When the sender himself chooses the key with which he encrypts his messages, his choice usually leaves much to be desired. For example, Pyotr Sergeyevich Ivanov would rather use Ivanov than 7)g* as a key. It is not because he is unwilling to observe elementary security rules. It’s just that he remembers his surname much better than abracadabra of six arbitrarily taken symbols. But even the world’s strongest encryption algorithm isn’t going to help him keep his correspondence secret, especially if the keys Ivanov uses are always the same as the names of his immediate family members and he writes down those keys on scraps of paper stuck on his computer. In a well-organized brute force attack, a qualified cryptanalyst won’t try all the keys one by one. He will first test those of them that mean anything to Ivanov. This type of brute-force attack is called a commodity attack, since during it, the adversary uses a dictionary of the most likely keys. This dictionary usually includes:
A good key is a random bit vector. For example. if its length is 56 bits, this means that its generation process can produce any of 2 56 (2 to the power of 56) possible keys with equal probability. The source of random keys is usually either a natural random generator (a good analogy of such a generator is a small child who has just learned to walk – the time intervals between its falls are completely random). Alternatively, the source of a random key can be a cryptographically robust pseudorandom bit sequence generator. Better, the key generation process should be automated. If there is no computer at hand to run a program implementing a pseudorandom generator, or your child is long out of infancy, you can toss a coin or a dice.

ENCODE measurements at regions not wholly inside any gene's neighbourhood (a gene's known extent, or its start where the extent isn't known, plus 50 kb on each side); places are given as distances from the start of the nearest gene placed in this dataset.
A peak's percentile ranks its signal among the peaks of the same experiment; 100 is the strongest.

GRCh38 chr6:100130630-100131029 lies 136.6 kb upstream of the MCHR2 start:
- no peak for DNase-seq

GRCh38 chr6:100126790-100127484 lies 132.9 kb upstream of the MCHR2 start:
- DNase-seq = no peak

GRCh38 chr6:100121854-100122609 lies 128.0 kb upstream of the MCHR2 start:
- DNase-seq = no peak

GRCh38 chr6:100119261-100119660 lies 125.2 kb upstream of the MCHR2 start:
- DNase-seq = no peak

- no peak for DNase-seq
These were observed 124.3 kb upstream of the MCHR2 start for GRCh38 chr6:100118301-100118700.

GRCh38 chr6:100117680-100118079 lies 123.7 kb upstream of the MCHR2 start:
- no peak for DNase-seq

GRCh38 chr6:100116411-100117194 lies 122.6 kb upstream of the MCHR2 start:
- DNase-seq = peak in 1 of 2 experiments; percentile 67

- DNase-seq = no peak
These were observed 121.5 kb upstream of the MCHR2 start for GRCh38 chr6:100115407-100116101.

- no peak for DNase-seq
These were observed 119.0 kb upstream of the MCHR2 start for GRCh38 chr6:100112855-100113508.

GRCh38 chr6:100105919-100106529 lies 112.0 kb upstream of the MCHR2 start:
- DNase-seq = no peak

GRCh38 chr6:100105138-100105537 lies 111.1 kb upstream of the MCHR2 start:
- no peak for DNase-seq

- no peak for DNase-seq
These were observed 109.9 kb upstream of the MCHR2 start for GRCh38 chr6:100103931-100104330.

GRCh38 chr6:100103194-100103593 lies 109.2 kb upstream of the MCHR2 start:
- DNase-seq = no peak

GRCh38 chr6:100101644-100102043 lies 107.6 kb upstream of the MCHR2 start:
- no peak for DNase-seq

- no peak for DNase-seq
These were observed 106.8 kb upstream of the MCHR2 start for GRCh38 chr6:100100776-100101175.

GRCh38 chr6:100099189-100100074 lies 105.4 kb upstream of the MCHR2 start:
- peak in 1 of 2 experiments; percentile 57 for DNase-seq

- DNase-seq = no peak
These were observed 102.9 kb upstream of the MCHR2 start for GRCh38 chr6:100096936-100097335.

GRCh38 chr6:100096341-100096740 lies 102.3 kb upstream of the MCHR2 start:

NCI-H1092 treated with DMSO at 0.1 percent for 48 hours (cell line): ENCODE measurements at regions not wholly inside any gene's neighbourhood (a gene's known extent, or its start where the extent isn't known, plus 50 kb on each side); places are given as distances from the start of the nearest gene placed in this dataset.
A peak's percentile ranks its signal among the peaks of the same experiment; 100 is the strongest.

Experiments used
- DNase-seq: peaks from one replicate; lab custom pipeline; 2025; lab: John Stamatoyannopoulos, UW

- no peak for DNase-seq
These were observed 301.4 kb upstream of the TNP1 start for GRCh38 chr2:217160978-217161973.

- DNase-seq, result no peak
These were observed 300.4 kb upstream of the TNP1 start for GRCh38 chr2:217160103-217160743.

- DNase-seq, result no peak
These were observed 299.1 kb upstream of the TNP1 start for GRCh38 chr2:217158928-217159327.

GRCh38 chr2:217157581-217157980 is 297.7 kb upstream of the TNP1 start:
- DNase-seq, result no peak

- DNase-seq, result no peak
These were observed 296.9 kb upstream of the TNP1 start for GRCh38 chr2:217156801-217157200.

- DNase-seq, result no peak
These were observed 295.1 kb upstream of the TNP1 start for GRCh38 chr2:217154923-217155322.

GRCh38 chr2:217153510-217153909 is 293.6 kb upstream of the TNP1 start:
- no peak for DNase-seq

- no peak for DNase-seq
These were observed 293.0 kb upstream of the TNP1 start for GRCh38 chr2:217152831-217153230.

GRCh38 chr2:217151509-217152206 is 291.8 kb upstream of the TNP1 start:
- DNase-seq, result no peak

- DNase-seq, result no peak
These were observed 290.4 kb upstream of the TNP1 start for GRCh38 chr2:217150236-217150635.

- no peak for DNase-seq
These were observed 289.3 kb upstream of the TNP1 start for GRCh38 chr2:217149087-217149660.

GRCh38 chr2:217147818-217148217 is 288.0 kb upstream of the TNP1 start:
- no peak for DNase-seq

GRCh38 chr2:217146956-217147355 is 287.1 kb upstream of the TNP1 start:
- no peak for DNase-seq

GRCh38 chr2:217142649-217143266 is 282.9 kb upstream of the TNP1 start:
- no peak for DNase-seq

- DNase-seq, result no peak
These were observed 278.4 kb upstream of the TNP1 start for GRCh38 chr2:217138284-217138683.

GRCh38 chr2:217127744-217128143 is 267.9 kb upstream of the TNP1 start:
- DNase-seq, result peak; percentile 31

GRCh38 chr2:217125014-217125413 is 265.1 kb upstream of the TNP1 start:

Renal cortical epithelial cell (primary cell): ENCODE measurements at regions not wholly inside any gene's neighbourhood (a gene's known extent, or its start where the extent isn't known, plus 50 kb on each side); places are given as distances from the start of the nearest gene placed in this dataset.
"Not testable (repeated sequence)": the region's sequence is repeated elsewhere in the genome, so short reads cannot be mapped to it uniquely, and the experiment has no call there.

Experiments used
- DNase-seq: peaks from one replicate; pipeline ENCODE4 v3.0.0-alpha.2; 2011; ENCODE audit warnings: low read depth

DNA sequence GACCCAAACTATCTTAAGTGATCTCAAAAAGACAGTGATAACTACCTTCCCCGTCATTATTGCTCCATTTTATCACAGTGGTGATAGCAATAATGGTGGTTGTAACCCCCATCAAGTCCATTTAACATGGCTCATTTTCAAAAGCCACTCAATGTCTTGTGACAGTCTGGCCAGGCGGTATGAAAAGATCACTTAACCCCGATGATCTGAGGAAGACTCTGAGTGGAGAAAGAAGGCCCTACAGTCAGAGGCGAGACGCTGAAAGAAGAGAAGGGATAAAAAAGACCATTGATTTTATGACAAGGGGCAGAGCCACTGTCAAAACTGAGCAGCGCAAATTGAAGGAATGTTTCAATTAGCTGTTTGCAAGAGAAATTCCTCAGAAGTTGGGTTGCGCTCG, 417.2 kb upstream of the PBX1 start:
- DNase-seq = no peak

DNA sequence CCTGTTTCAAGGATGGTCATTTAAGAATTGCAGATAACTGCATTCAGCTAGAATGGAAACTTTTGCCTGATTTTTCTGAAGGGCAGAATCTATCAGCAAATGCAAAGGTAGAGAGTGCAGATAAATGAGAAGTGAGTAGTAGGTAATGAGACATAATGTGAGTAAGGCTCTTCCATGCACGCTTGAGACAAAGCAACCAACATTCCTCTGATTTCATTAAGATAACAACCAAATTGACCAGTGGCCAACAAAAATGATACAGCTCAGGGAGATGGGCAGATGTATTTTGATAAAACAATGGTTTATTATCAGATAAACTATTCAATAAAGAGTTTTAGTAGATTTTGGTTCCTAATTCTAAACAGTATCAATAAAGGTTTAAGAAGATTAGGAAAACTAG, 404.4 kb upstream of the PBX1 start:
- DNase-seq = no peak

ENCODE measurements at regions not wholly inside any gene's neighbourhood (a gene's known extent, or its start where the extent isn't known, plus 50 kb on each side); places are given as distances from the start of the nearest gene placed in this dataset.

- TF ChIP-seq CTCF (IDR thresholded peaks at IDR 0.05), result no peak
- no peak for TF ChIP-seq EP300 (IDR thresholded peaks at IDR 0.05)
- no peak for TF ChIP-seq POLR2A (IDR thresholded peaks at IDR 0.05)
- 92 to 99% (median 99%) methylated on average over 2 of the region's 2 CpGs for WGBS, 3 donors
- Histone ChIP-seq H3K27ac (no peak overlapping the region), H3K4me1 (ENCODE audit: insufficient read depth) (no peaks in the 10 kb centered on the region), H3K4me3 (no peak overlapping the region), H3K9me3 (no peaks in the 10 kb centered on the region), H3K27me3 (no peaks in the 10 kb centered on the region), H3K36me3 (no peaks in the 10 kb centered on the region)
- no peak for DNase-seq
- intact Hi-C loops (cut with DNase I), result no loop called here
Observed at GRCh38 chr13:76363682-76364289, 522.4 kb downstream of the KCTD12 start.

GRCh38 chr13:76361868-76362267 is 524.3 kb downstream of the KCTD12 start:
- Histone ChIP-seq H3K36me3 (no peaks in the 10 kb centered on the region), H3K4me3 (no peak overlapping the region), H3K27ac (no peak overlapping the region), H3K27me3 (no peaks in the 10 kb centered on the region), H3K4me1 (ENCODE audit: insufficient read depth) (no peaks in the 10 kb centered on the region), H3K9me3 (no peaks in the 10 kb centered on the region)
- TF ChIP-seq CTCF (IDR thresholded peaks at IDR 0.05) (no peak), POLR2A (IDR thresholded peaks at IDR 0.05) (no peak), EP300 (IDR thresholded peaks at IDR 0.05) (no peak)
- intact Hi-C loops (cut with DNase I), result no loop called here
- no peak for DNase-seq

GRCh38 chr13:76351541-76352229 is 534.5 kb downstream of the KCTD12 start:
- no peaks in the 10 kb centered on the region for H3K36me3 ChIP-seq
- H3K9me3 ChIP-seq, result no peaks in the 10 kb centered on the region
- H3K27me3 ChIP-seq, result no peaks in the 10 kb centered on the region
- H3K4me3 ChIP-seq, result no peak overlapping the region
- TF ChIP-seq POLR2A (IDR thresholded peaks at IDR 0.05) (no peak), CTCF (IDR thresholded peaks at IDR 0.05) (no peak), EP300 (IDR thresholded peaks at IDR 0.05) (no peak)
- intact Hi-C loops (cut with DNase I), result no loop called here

The use of a good random number generator is very important when generating cryptographic keys, but there should not be too much debate about which one is more random. It is more important to apply strong encryption algorithms and robust key handling procedures. If you have doubts about randomness when choosing a key, you can use one of the key generation methods described later in this chapter.
In all encryption algorithms there are so-called non-resistant keys. This means that some of the keys to the cipher are less strong than others. Therefore, when generating the keys, they have to be automatically tested for strength and new keys have to be generated to replace those that fail this test. For example, the DES algorithm has only 24 unresilient keys out of a total of 2,56 , so the probability of stumbling across a nonresilient key is negligible. Additionally, how would a cryptanalyst know that a particular message or file was encrypted using a non-persistent key? And consciously refusing to use non-persistent keys gives an adversary additional information about your encryption system, which is undesirable. On the other hand, verifying keys for non-persistence is simple enough to neglect.